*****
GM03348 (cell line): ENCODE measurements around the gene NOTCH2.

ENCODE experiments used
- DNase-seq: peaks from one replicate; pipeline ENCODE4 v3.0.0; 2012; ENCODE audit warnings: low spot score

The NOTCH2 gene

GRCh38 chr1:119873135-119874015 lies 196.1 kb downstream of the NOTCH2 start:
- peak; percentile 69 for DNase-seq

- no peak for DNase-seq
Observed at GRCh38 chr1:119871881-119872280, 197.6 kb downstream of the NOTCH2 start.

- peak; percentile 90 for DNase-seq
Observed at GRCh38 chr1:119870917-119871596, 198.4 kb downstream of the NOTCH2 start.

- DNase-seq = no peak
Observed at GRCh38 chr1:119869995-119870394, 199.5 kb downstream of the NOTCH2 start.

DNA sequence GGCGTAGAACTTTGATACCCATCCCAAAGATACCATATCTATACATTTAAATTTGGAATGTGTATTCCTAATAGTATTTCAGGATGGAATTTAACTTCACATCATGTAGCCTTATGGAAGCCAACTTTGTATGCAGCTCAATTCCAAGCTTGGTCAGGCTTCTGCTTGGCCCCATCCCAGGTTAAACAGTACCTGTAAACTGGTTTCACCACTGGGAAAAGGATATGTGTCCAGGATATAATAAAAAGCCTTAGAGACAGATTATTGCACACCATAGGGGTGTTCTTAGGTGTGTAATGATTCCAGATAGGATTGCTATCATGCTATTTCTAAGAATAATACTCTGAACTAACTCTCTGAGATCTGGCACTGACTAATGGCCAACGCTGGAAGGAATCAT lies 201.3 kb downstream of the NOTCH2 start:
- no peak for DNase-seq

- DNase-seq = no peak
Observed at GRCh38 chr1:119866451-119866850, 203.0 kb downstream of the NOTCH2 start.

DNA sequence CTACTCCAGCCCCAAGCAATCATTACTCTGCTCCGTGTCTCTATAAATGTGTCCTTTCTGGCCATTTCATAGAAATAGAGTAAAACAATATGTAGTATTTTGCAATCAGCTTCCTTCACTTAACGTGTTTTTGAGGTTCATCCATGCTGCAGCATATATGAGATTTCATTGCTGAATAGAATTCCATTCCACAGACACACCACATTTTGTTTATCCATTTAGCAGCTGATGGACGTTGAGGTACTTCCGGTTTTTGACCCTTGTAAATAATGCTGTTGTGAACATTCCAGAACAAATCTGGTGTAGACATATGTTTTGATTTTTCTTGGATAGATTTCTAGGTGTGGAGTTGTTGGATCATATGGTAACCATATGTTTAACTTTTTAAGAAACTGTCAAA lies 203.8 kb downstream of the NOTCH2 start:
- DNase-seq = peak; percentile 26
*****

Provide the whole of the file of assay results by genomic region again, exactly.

GM03348 (cell line): ENCODE measurements around the gene NOTCH2.

ENCODE experiments used
- DNase-seq: peaks from one replicate; pipeline ENCODE4 v3.0.0; 2012; ENCODE audit warnings: low spot score

The NOTCH2 gene

GRCh38 chr1:119873135-119874015 lies 196.1 kb downstream of the NOTCH2 start:
- peak; percentile 69 for DNase-seq

- no peak for DNase-seq
Observed at GRCh38 chr1:119871881-119872280, 197.6 kb downstream of the NOTCH2 start.

- peak; percentile 90 for DNase-seq
Observed at GRCh38 chr1:119870917-119871596, 198.4 kb downstream of the NOTCH2 start.

- DNase-seq = no peak
Observed at GRCh38 chr1:119869995-119870394, 199.5 kb downstream of the NOTCH2 start.

DNA sequence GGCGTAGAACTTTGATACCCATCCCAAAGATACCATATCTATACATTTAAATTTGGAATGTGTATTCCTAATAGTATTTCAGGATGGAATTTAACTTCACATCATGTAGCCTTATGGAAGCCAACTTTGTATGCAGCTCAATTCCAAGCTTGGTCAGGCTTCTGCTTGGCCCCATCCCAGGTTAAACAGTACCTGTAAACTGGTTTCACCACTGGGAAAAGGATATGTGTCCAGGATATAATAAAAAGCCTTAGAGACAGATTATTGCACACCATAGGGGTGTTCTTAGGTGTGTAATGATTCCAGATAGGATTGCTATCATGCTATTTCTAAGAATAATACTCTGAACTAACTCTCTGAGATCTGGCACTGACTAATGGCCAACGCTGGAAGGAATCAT lies 201.3 kb downstream of the NOTCH2 start:
- no peak for DNase-seq

- DNase-seq = no peak
Observed at GRCh38 chr1:119866451-119866850, 203.0 kb downstream of the NOTCH2 start.

DNA sequence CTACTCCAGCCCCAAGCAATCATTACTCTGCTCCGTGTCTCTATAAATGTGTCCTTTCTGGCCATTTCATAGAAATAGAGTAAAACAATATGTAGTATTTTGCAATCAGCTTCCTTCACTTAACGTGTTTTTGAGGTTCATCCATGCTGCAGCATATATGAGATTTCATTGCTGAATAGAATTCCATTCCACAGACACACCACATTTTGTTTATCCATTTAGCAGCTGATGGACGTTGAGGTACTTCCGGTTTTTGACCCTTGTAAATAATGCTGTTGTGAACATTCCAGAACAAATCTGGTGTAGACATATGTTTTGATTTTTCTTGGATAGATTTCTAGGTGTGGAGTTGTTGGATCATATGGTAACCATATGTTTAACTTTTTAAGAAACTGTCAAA lies 203.8 kb downstream of the NOTCH2 start:
- DNase-seq = peak; percentile 26